Nature, Vol.584, No.7822, 602-+, 2020
Massive haplotypes underlie ecotypic differentiation in sunflowers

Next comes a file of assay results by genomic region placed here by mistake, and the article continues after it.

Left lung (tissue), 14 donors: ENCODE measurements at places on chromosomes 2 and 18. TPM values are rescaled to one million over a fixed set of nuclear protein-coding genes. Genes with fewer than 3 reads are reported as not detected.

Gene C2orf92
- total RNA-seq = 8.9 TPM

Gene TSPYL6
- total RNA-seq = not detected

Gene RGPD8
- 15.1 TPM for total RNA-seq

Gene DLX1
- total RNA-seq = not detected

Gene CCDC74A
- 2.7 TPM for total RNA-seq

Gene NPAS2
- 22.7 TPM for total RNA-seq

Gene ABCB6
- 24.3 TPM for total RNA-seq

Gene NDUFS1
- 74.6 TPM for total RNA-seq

Species often include multiple ecotypes that are adapted to different environments(1). However, it is unclear how ecotypes arise and how their distinctive combinations of adaptive alleles are maintained despite hybridization with non-adapted populations(2-4). Here, by resequencing 1,506 wild sunflowers from 3 species (Helianthus annuus, Helianthus petiolaris and Helianthus argophyllus), we identify 37 large (1-100 Mbp in size), non-recombining haplotype blocks that are associated with numerous ecologically relevant traits, as well as soil and climate characteristics. Limited recombination in these haplotype blocks keeps adaptive alleles together, and these regions differentiate sunflower ecotypes. For example, haplotype blocks control a 77-day difference in flowering between ecotypes of the silverleaf sunflower H. argophyllus (probably through deletion of a homologue of FLOWERING LOCUS T (FT)), and are associated with seed size, flowering time and soil fertility in dune-adapted sunflowers. These haplotypes are highly divergent, frequently associated with structural variants and often appear to represent introgressions from other-possibly now-extinct-congeners. These results highlight a pervasive role of structural variation in ecotypic adaptation.